Nigerian-born British sprinter, CJ Ujah is picking positives from a scare of coronavirus infection that almost kept him out of the Olympic Games and the fact that the COVID-19 pandemic put the competition on hold for a long time.
Megasportsarena.com reports that, rather than sulk over the long delay before Tokyo 2020 finally gained ground to forge ahead, Ujah declared that his thoughts now are only focused on how to excel in The Land of The Rising Sun.
However, the ambitious sprinter, whose full name is Chijindu, revealed that he turned to meditation because he wanted to find more compassion in his life amid the coronavirus pandemic
Ujah, who will run in the 100m and 4x100m, is a 28-1 outsider for the title in Tokyo, as he will have to edge aside America’s Trayvon Bromell and South Africa’s Akani Simbine, who have both enacted some stunning form in recent time, but he is keeping calm and focused.
The Team GB sprinter, who now listens to a Buddhism audio book and meditates daily, missed the World Championships in 2019 with a back injury, having previously helped Great Britain to the 4x100m world title in London two years earlier.
Ujah was born in Enfield, London and the fast-pacing athlete, who has an older sibling, attended St Matthews CE Primary School as well as Bishop Stopford’s School, after which he went on to study at Sir George Monoux College.
At the sixth form college in Walthamstow, he took up Science and Maths, but he is currently a sport science student at Middlesex University in London and is the fifth British sprinter to break 10 seconds for the 100 metres, as well as the youngest to do so.
As of June 2014, he was ranked first on the all-time European under-20 list, and third on both the all-time British list and the all-time European under-23 list for the event with a fastest time of 9.96 (with a +1.4 tailwind), achieved at Hengelo, Netherlands on June 8, 2014.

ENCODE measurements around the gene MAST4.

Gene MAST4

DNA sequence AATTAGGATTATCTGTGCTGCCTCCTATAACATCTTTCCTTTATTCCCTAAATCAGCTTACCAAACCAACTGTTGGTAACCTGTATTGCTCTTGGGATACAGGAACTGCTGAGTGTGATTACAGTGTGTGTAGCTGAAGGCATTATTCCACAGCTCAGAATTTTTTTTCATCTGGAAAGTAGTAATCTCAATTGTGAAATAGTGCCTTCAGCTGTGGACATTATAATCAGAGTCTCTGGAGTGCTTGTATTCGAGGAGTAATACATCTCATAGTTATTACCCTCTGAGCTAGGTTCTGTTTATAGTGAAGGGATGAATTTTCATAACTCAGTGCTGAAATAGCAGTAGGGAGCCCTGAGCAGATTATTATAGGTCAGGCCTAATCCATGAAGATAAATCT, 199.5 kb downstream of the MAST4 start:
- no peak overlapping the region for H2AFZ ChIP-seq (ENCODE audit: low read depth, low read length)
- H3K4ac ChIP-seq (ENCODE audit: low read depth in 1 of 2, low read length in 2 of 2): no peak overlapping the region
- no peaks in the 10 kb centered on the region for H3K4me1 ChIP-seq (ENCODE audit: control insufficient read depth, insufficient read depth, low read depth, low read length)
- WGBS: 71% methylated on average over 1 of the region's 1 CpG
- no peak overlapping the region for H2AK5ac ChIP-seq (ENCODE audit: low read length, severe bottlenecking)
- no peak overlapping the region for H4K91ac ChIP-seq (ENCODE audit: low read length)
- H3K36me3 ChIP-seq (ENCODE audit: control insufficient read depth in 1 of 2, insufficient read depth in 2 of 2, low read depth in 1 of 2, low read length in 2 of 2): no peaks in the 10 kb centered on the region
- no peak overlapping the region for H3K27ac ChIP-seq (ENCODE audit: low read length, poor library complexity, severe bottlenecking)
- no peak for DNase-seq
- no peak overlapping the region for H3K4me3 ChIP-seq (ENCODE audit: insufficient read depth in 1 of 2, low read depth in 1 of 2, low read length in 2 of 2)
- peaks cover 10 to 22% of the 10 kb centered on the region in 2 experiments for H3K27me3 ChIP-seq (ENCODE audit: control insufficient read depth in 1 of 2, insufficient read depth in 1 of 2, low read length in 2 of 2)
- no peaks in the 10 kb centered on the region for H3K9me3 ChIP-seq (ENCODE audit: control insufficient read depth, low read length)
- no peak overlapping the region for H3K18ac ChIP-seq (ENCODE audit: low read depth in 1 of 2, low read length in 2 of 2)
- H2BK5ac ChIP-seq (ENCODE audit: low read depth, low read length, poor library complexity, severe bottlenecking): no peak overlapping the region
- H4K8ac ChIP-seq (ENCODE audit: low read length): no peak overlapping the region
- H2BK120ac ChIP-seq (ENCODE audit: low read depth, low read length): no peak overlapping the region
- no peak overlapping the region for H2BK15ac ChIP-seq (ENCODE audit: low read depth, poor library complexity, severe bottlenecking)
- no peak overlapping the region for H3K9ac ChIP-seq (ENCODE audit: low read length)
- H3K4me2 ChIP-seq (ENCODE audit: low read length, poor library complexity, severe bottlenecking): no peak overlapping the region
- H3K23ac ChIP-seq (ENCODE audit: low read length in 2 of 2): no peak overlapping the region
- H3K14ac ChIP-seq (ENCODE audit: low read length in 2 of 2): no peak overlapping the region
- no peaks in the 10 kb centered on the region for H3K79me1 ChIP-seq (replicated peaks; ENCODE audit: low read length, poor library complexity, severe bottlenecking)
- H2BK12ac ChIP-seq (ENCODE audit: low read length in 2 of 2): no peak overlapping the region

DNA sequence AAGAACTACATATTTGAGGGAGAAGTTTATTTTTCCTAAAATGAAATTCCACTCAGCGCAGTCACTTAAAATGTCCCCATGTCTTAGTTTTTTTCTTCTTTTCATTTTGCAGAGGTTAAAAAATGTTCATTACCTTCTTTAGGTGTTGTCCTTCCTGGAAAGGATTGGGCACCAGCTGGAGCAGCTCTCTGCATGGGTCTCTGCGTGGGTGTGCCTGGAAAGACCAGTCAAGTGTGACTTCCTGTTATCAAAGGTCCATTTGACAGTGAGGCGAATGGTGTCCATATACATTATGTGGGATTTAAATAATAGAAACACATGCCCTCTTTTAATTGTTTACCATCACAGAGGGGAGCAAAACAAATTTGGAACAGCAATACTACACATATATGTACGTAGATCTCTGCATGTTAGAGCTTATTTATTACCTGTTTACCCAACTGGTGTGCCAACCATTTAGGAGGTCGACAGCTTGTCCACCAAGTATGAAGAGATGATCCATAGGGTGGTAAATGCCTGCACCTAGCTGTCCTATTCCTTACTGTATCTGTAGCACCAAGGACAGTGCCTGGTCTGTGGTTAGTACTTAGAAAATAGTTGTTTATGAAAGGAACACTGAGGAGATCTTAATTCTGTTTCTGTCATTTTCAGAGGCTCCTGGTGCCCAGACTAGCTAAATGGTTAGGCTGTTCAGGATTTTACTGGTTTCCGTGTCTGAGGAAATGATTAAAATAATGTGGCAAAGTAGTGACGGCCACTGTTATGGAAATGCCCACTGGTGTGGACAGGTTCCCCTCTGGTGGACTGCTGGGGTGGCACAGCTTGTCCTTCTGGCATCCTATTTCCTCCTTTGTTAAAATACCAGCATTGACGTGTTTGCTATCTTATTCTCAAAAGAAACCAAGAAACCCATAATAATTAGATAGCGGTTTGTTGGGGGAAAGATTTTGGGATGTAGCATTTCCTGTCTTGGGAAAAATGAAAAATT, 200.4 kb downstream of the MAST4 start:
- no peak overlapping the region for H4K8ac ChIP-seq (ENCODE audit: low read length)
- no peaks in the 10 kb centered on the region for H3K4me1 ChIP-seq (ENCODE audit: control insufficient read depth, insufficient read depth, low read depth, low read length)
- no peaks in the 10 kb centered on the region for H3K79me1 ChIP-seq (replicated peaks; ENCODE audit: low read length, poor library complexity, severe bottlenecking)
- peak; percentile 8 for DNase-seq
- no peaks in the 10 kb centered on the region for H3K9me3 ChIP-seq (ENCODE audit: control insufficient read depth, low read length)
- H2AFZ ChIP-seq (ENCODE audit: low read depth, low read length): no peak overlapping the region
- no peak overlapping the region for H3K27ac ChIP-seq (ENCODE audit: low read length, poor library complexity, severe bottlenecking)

In 2013, he became the European Junior Champion in the 100m, but he failed to make the final of the 100 metres by 0.01 seconds at the 2016 Olympics in Rio de Janeiro, Brazil, but the hugely ambitious lad, who is coached by Jonas Tawiah-Dodoo, made hay in the relays a year later.
He ran the first leg in the 4 × 100 metres relay for Great Britain’s gold medal winning team at the 2017 World Championships in London and, two weeks later, won his first global individual title, winning the 2017 IAAF Diamond League title over 100 metres in 9.97 seconds but the 27-year-old now says his biggest target at Tokyo 2020 is that he just wants to make a change in his life.
Ujah recounted: “I looked at Covid and said to myself I could make it a negative situation or a positive one. I drew the positives.
“There are our jobs but when Covid hit you realise there are more important things like our families and friends, people are suffering and people have died.
“It was a sense of compassion to meditate and realise what is important. This is my job and I love it but I want to be in touch with the real world.
“It doesn’t kill you to be nice to people. You don’t know what they are going through, this world has faced a tough battle and if I can add my two pence of being nice to someone it doesn’t hurt.
“I meditate every morning, it’s part of my routine. I spend a lot of time meditating and praying, those are the two things I do in the morning. It helps me remain grounded and focused.
“It’s 10 minutes every day, a state of breathing, feeling relaxed. I started this routine in January and felt a lot better for it.
“I listen to Mindful Compassion, an audio book, which looks at Zen Buddhism. It helps me remain calm in situations where you may not be so calm.
“The 100m happens so fast but in that time that is when you have to have a calmness. It’s a bit of an oxymoron to be so calm in something so fast but you have to remain calm even though you are moving so fast.”